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Student Perspective

A boundless world
By Wendy Gray and Timothy Burdick

Sit down in a chair. Cross your left foot over your right foot. Clench your fingers into tight fists. Imagine that you can move only your head and that you can't speak clearly. If you tighten every muscle in your body at the same time, you'll be contorted into a tight bundle and have a grimace on your face. Now imagine that you have to sit in that chair—make it a wheelchair—in that position for your entire life. This is the way that some people with cerebral palsy (CP) must live.

Opportunities: Now imagine how it would feel to be lifted out of that wheelchair onto a horse or into a custom-built Windsurfer. Since 1953, Camp Jabberwocky, on Martha's Vineyard, has been providing recreational opportunities— swimming in the ocean, riding horses, paddling canoes, dancing to live rock bands, participating in a July 4th parade—to people of all ages with CP and other disabilities. We were privileged to be volunteer counselors there.

Imagine that you have to sit in a wheelchair for your entire life. Now imagine how it would feel to be lifted out of that wheelchair onto a horse or into a custom-built Windsurfer.
Illustration: Suzanne DeJohn

Wendy Gray: I had two jobs at Camp Jabberwocky: counselor and "doctor." As "Dr. Wendy," I helped the staff nurse provide medical care for campers, counselors, and staff. There were two volunteer physicians, too, who oversaw diagnoses, treatment decisions, and prescriptions. As a counselor, I worked one-on-one with one of the younger campers—a playful, spirited, giggly eight-year-old girl named Nancy. Nancy has CP, but it affects only the left side of her body. She would run with her left leg swinging in front of her and her left arm waving at her side. Together we learned about the many faces of cerebral palsy.

Tim Burdick: Like Wendy, I was a counselor and a "doctor" at Camp Jabberwocky. I worked one-on-one with Randy, a 50-year-old man from Massachusetts. Randy can't speak or hear well, and he needs assistance with almost all of his daily activities. At night whenever his voice woke me—I learned quickly to distinguish his shouts from those of the other campers—I would get up and help him from his bed into the bathroom.

Passion: Randy is a sweet guy with a passion for peanut butter-andjelly sandwiches. I would hold a sandwich to his mouth as he ate it, occasionally wiping the peanut butter from his moustache. When he finished one sandwich, he'd look at me imploringly, gesture toward the platter, and plead for me to feed him another. One day as I was fetching food from the kitchen, I caught a glimpse of Randy feeding himself quite well. When I called his bluff, he looked at me with his gentle blue eyes and jelly-covered smile and we laughed together.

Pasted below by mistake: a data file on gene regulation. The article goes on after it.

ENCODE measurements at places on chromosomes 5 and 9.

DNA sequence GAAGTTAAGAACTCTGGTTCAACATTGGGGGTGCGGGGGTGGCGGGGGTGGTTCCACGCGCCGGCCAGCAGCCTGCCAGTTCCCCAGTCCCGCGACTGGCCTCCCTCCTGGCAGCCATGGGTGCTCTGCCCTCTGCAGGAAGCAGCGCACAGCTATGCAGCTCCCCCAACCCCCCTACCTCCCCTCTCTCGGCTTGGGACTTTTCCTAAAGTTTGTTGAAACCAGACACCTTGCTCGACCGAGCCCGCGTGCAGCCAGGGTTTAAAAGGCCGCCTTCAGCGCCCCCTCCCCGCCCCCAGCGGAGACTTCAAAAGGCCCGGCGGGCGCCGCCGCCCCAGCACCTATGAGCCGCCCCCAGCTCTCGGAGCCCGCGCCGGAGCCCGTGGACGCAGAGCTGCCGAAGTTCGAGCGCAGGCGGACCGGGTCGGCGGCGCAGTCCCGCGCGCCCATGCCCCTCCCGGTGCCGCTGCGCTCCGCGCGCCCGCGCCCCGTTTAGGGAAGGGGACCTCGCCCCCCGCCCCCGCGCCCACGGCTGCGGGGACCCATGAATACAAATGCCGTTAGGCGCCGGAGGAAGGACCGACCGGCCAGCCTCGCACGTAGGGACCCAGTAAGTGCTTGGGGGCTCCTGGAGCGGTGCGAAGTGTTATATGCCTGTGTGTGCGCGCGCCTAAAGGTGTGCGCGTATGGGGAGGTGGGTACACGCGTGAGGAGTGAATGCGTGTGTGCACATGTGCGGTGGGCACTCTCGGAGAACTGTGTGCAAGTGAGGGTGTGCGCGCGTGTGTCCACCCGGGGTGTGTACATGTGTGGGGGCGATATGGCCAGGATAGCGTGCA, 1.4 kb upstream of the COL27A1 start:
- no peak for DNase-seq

Wendy Gray: I also got to know Hannah, a camper in her twenties whose CP affects her entire body. I discovered that she has a terrific sense of humor and a personality similar to mine. She uses a custom-made wheelchair that is equipped with arm and leg restraints which help keep her limbs from flailing around and hurting anyone. She is almost always moving in one way or another. She has limited control over her mouth and tongue, so it may take half an hour or more to have a meaningful conversation with her. I would talk with her during dinner as I fed her with a plastic spoon or while we sat together at the beach in a dug-out hole big enough to hold both of us. As I learned to understand her speech more easily, I came to appreciate her smartaleck one-liners. We were always cracking up. She would tell me about her boyfriend, about her work at home, and about pieces of camp gossip that she had picked up during the day.

What is so wonderful about Camp Jabberwocky is that everyone spends so much time together that we learn to understand each other's speech. The exterior presentation of a person is not an obstacle once you learn how to really communicate with someone.

Tim Burdick: As "Dr. Tim," I began to understand the special medical needs of people in wheelchairs. One afternoon another counselor asked me to help Larry, a 40-year camp veteran. Larry has limited control of his limbs, spasticity in his arms, and difficulty speaking. But he is nevertheless very "articulate." He types on a computer keyboard with a pointer that is attached to a headband, and he has even written articles for newspapers. Still, doing a physical exam on him was challenging. As I asked him a series of yes-or-no questions, Larry indicated that he had some pain in the carpal-metatarsal joint of his left thumb. Once I discovered that his hand was constantly bumping against the spokes of his wheelchair, I was able to fashion a metal and foam splint to protect his thumb joint.

Lessons: My Camp Jabberwocky experiences also taught me that disabilities don't have to keep people from having fun. With our help, campers went to the beach for picnics, made ceramic bird-feeders, played in the Atlantic surf, and stayed up until midnight dancing to the music of a local rock band.

Camp Jabberwocky represents a magical and boundless world. It is a place far from the group homes and sheltered worlds where these campers spend most of their lives. The memory of my time there shines as an ideal of what practicing medicine should be.

Wendy Gray, a Brown-Dartmouth '04, and Tim Burdick, a DMS '02, were volunteer counselors at Camp Jabberwocky, a camp for children and adults who have cerebral palsy or other disabilities. Gray has spent two summers at the camp, which is located on Martha's Vineyard. Burdick did a clinical rotation there as a third-year student. To protect the privacy of the individuals mentioned here, their names have been changed.

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